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not everyone likes looking for a job but i dig it. it’s kinda like winning something. and being in a contest that you can win, unlike every other contest out there. i mean, i did snag five dollars in that recent lottery that was $43 million so maybe i’m super lucky and CAN win any contest out there. we’ll see.

the part people particularly hate – resume writing – is the part i like the most. i know. how messed up is that? but it is fun. especially when i write resumes for other people. so then, when i make shit up about them, i don’t feel so bad cause i don’t know it’s not true. do i? i often initiate the question game – like the one where you ask questions and then everyone has to answer in an attempt to learn interesting and unknown facts about the people you know. [note: this game works best under these two conditions: 1) there is nothing else to play or you are trapped in a car; and 2) there are copious amounts of alcohol. play at your own risk]. anyhoo – during the question game people often ask what the worst job you have ever had was and this normally results in uproarious laughter because you find out someone you know and love wiped old people’s bums or posed nude for art classes (the latter is less funny and more an opportunity to picture that person naked). alas, i have no good answer for this because i have had so few jobs and even though one required me to wear a dress from the 1840s, it is simply not that funny. nor dramatic. nor tragic.

maybe it is because i have been lucky with the jobs i have had which makes me excited about the process of job-getting or maybe it is my naivetee about all the shit jobs out there. i have this weird idea – that i swears is not ekhart tolle inspired – that you throw shit out there and see what sticks. and what sticks is usually the right thing because it is what is (okay – that last part was tolle – i admit it!). but i mean, as cliche as it sounds/is, where you end up teaches you something , if only about yourself.

i have also been thinking a lot about the misrecognition of self, not only because my most recent dissertation chapter is about it, but because i think many of us misrecognize ourselves as not enough or too much – whatever form that might take. i’m too fat, not smart enough, too critical/negative, not ambitious enough, etc. we can’t see past the past that no longer defines us. has become outside our lived experience but exists within us as a cancer. a plague of doubt. you know what people never hear enough of? praise. and the sentence that they are enough. better, they are perfect just as they are. fine. good. complete.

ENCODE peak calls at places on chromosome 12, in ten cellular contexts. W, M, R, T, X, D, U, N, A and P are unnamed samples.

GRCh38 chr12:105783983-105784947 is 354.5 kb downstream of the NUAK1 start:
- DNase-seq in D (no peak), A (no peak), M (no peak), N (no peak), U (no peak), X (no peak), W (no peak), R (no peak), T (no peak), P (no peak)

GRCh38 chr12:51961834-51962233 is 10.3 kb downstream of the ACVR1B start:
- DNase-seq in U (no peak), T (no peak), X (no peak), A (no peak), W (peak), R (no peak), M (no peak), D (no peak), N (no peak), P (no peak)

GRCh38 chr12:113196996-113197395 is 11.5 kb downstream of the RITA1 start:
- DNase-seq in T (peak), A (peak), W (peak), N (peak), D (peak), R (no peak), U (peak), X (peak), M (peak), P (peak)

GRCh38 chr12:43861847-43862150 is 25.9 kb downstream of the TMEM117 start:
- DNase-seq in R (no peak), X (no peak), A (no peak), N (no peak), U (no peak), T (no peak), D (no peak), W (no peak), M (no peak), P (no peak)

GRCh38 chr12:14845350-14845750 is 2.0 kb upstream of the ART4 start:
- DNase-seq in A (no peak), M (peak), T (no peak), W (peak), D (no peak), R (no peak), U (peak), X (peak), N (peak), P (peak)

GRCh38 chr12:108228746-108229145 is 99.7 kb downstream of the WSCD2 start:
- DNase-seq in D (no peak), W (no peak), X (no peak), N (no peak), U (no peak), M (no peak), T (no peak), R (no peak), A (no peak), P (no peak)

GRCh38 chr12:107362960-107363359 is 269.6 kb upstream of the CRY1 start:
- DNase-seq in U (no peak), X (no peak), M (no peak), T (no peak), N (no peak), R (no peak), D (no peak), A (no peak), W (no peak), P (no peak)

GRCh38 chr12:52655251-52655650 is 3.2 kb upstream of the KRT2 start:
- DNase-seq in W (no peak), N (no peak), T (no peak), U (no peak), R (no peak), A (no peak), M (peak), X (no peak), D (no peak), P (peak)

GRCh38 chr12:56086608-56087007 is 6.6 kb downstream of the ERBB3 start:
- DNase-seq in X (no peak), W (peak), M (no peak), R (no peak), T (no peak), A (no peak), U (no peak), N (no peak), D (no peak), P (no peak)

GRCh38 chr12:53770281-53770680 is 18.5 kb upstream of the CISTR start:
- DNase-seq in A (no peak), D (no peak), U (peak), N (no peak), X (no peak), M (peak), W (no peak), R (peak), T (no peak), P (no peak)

a job doesn’t give us fulfillment, but it offers a chance to live fully through our doubts and fears. through and beyond the nothingness that is the phrase: “i am not good enough.”

anyhoodle – what was your worst job? tell me. now. cause i want to laugh and possibly picture you naked.

(and forgive me for the help wanted poster. i couldn’t resist!).

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all right. i can’t hold it in any longer. i’m all jacked up on spirituality and i gotta tell somebody. EVERYBODY. now i usually disdain of all things new agey and spiritual while vaguely believing myself to be somehow enlightened through the discipline and sacrifice that comes with ten years of post-secondary education. what indeed comes from those ten years, for myself and my colleagues, is more akin to bleeding stomach ulcers, constant low-level anxiety (coupled with fits of crying over lost youth, having to complete a dissertation bibliography, and the loss of one’s “lucky pen”) , and if you are really lucky, three-week migraines that require neurological intervention.

however, i digress.

so a loved one bought me a bunch of books about spirituality which of course i disdained of at first (not that i didn’t appreciate the gift and the sentiment – i am not that big of an ass). i was like, “all right. i’m not gonna lie. i watch oprah. but is it possible that she holds the key to my spiritual awakening? f*ck no,” or some close approximation of that. i’m a cynic. it’s in my blood. that is why i am a disdainy-pants. but as it turns out, people are accustomed to staying in mindsets that are safe and require little effort. they believe things like “i am never going to change,” “happiness is a fiction,” “low-level anxiety is good for my skin,” without ever trying to change. because let’s face it, change is hard. you have to do stuff. you have to work at it. it is like my relationship with the couch. i would like to believe i have a healthy relationship to my couch. it loves me. i love it. i have even written parts of my dissertation from it. but do i indeed have a healthy jacks-couch relationship? prolly not. the couch’s comfy cosiness often prevents me from running, walking, well – moving – and enables television watching which is the antithesis to reading which everyone can benefit from. so although i love my couch, it might just be an easy (and deliciously comfy) excuse not to change habits. not to engage with different dynamics of self, but to think instead that self is set in stone and it is capable of little else, least of all genuine change.

granted, i’m no ekhart tolle. and this moment too shall pass. but even if all i take from my recent spirituality kick is the notion that it is possible to change the structures of my life that seek to limit myself and others (and relatedly to judge, worry, anger, etc.), then it is time well spent, no?